Monday might be my least-favorite blogging day of the week. Nothing ever happens to me on a Monday. Usually I go to the downtown office, so that’s something. But usually nothing interesting happens there, either. You see movies about journalists, and you think it’s all running around to fires and stuff, and there’s some of that, or used to be. For me and my colleagues, it’s mostly talking on the phone and staring at a computer screen.
I once had lunch with an editor who worked in the same office complex, or cluster, or whatever, as the Wall Street Journal editorial page. He could walk by and see them at work. What did he observe, you might wonder? Spells being cast, raucous staff meetings, Nerf basketball?
“Emails,” he said. “Lots and lots of emails.” That’s journalism today.
And since I brown-bagged it, I didn’t even get the fun of going out onto the sweaty streets to see what’s up. Except at the bus stop, which was pretty quiet. I think the whole world goes on vacation in July and August.
I did get a road report from the Deadly Vipers: The three shows so far have been in small spaces that were tightly packed with sweaty, moshing, toilet paper roll-throwing celebrants. They’ve been called back for encores all three shows, and “we’re selling a lot of tapes.” Yes, tapes, because some guy in Brooklyn is releasing their music on cassette. As I recall, the last time I was there people were gathering under a tent at a street festival to take a turn working on that wacky wayback machine known as a typewriter.
The rest of you can check out two tracks from the four-track EP via Soundcloud.
I know Americans have hardly covered themselves with glory abroad. I know idiots have scratched Ryan + Amber 4Ever on the Stonehenge monuments, touched stuff they were told not to and otherwise stumbled and bumbled their way through the world’s glories — don’t even get me started on that stupid locks-on-the-bridge thing in Paris — but honestly, there’s something about the lead of this story that makes me want to drop a bomb on France, just to get this guy:
Andre Saraiva is an internationally known graffiti artist. He owns nightclubs in Paris and New York, works as a top editor of the men’s fashion magazine L’Officiel Hommes and has appeared in countless glossy magazines as a tastemaker and bon vivant.
Two months ago he showed up on the decidedly un-fashionista website Modern Hiker, along with a photo of a boulder he tagged in Joshua Tree National Park. Since then, Saraiva, who lives in France and is known by his fans as Mr. Andre and Mr. A., has been scorned by American nature lovers and thrust into a highly charged debate.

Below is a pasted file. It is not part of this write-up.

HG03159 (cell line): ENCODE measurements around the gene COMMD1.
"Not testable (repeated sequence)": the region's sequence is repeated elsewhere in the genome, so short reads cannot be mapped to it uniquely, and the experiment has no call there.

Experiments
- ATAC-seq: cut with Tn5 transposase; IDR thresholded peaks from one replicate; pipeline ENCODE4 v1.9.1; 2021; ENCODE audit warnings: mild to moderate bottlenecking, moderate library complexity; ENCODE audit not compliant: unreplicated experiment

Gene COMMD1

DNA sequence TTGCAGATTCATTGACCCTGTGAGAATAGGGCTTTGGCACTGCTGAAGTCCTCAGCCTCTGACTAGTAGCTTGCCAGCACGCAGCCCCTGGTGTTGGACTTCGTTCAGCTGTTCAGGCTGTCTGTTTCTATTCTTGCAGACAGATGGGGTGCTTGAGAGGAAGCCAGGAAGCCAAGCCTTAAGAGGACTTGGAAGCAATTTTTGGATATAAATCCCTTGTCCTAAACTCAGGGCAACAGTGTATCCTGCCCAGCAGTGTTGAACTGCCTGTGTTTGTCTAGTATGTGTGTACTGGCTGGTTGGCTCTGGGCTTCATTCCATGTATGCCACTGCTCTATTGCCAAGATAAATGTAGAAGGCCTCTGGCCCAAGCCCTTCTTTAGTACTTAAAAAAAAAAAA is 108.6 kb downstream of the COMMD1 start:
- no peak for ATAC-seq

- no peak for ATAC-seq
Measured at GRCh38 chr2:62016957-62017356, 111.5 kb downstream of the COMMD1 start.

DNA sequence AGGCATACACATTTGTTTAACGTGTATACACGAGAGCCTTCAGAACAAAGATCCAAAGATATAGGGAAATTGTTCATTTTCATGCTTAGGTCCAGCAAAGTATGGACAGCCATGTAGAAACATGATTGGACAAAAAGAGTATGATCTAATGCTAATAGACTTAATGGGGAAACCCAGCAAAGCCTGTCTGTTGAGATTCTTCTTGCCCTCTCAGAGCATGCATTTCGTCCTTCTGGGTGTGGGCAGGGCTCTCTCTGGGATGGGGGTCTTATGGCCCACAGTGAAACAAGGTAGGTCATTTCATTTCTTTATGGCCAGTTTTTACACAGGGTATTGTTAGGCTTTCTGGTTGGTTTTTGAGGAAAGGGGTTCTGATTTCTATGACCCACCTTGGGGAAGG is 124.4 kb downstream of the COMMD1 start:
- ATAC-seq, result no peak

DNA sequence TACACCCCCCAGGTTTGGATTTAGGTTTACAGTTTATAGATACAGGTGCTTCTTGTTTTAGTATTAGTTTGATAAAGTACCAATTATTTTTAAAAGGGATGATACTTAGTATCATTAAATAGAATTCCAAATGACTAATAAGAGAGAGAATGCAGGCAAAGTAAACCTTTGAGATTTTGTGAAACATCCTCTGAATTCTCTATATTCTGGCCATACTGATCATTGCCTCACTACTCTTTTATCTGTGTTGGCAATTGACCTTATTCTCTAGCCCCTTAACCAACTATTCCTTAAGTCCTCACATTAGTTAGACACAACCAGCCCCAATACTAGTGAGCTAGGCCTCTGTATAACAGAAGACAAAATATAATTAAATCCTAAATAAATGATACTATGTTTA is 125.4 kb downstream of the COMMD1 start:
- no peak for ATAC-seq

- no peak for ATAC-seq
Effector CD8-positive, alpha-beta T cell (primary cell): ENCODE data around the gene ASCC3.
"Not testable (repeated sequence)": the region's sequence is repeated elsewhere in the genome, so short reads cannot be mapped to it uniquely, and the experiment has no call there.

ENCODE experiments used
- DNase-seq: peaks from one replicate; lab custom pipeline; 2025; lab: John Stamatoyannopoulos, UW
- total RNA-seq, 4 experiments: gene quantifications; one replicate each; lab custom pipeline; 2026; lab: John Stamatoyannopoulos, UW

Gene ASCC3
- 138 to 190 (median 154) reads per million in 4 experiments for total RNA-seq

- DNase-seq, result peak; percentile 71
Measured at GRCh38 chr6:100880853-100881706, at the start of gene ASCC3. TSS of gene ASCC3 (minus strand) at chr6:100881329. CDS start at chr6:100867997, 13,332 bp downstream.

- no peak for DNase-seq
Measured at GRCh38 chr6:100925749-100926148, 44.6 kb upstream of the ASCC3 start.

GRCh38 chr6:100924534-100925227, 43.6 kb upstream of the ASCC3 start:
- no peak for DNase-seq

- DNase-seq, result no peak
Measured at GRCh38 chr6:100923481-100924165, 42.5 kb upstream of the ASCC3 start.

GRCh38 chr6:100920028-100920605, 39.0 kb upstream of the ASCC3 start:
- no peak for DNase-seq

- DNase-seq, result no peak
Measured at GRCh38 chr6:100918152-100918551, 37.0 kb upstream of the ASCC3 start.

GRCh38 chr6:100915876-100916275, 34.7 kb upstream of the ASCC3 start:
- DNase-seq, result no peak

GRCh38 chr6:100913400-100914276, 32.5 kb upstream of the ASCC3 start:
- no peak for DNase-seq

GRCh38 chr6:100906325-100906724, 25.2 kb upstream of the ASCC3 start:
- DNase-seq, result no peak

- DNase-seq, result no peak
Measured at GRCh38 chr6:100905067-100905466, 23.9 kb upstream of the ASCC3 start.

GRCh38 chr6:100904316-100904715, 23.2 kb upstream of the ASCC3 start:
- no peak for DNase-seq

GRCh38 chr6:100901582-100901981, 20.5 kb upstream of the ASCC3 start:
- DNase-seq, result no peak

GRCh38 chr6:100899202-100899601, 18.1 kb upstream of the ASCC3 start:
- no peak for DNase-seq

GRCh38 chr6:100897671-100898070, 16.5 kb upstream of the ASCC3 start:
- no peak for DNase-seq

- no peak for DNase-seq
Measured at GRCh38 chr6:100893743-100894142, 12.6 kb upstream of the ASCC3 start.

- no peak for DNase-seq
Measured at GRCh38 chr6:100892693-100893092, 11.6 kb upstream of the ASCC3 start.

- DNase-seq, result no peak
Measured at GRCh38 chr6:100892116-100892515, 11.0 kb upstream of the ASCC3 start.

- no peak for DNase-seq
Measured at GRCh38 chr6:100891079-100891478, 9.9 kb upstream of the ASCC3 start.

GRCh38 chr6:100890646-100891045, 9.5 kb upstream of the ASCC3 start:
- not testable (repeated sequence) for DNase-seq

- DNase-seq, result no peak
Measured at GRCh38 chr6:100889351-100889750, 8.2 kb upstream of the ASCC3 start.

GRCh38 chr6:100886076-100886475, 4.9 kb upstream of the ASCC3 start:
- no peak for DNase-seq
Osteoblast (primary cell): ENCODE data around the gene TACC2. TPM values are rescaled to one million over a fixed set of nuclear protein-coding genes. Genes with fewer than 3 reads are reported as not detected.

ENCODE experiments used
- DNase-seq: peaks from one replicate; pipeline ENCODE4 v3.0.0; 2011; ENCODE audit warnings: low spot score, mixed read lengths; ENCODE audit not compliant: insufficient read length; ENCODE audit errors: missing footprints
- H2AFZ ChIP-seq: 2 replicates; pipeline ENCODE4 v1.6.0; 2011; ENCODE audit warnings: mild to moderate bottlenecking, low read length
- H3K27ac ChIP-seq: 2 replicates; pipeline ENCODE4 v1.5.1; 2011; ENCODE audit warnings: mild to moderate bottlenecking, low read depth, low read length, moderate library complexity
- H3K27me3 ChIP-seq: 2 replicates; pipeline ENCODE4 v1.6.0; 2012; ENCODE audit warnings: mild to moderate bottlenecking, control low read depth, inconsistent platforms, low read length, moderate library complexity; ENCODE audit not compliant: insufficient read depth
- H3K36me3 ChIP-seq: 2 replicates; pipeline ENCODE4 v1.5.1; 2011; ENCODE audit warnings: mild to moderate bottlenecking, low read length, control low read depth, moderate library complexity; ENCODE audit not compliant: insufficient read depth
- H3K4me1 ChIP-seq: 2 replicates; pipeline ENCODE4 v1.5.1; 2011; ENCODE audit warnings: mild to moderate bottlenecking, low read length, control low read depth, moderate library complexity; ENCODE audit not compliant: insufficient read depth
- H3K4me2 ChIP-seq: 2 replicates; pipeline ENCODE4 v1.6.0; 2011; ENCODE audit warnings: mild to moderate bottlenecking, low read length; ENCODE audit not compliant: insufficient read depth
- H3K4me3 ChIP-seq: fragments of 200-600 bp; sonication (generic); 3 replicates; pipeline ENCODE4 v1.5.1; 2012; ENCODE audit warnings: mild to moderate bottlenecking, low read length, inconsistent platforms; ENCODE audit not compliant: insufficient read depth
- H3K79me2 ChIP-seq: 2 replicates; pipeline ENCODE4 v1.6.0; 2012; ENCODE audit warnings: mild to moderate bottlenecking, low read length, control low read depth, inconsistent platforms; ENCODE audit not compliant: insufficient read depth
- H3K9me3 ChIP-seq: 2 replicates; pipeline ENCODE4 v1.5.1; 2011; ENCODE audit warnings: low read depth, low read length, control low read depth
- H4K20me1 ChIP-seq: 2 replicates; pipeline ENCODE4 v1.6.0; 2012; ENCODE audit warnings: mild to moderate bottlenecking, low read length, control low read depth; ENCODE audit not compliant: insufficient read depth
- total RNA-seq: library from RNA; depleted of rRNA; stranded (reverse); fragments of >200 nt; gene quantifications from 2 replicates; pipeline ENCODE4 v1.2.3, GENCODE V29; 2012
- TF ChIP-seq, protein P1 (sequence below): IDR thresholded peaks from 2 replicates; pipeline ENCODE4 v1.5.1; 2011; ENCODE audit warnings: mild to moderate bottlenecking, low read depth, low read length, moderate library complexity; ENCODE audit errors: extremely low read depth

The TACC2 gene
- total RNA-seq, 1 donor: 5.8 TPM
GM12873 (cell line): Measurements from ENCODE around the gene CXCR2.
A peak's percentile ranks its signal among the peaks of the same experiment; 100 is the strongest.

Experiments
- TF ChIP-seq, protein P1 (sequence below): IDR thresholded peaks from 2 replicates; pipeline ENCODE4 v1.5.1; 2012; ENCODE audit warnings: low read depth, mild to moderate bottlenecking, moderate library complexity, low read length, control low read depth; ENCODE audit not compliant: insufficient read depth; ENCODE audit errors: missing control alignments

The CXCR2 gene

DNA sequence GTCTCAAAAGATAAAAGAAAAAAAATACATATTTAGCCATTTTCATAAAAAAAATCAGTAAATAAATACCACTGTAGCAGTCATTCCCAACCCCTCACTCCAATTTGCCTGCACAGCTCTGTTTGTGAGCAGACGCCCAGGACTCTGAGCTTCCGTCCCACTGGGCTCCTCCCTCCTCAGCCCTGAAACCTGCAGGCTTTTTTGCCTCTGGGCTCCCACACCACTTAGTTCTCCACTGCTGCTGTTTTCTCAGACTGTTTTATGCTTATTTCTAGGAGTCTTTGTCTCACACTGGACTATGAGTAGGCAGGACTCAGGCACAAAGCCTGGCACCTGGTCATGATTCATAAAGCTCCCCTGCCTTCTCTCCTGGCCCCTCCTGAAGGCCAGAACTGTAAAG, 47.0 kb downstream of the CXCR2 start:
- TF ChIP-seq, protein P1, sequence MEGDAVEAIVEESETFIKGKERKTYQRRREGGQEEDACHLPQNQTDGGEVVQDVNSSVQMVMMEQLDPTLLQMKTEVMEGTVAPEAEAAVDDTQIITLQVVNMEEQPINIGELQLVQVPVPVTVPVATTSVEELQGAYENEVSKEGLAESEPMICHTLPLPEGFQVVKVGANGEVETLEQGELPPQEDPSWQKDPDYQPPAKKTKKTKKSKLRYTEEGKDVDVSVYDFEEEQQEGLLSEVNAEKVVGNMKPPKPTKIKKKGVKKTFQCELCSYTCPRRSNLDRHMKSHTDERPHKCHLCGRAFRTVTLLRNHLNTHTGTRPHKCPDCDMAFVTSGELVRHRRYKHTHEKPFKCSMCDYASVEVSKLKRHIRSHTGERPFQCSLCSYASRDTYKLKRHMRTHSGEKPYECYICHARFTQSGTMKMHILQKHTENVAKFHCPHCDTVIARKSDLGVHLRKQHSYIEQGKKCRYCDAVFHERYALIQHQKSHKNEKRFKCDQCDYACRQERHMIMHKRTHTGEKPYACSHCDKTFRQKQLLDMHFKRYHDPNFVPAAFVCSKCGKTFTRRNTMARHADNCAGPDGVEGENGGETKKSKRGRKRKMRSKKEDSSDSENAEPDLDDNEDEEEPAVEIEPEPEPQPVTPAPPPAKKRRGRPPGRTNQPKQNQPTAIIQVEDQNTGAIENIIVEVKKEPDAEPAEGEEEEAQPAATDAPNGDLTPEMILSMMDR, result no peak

Saraiva is of a new generation of graffiti artists who regard nature — not just the built environment — as their canvas. They tag national parks, then post photos of their work on the Internet.
The next bomb goes on the front office of the magazine whose editor offered this priceless observation:
“This is a very complex issue,” said Casey Schreiner, editor of Modern Hiker. “How different is graffiti in national parks than street art? If street art is OK, is this OK? Is there a correlation?”
Answers, in order: Very, no, no. Next question.
This is an interesting piece to consider, as demographics and trends move the wheel around. Remember the anonymous suburban office park in “Office Space?” Remember how you thought, “God, there are a million of those in my city alone?” Well, there are. And they’re falling out of favor:
The building in North Bethesda has eight floors. It is 98.7 percent vacant. There is one life form within its nearly 210,000 square feet — not counting the lobby fern on life support — and she wears a security uniform, sits at the front desk and listens to the muffled whine of a faulty alarm for hours at a time, every day between 6 a.m. and 2 p.m.
“It’s quite annoying,” say Lum Tumentang, the guard. The building engineer sometimes stops by and turns it off, but it inevitably trips again. There’s one or two IT people who do IT stuff one flight up, but they’re not here right now. The building was built in 1989, and it shows: a mountain of tinted glass and beige concrete in commercial dullsville. Over the past decade, its value dropped by 64 percent. The largest tenant, the National Institutes of Health and its contractors, started packing up two years ago as leases expired. By 2014, the owner reported cash-flow problems, foreclosure arrived this past January, and that was it for 6116 Executive Blvd.
That’s in D.C. Your town is likely not far behind.
So, then, Monday is in the books and Tuesday lies ahead. Enjoy whatever it holds for you.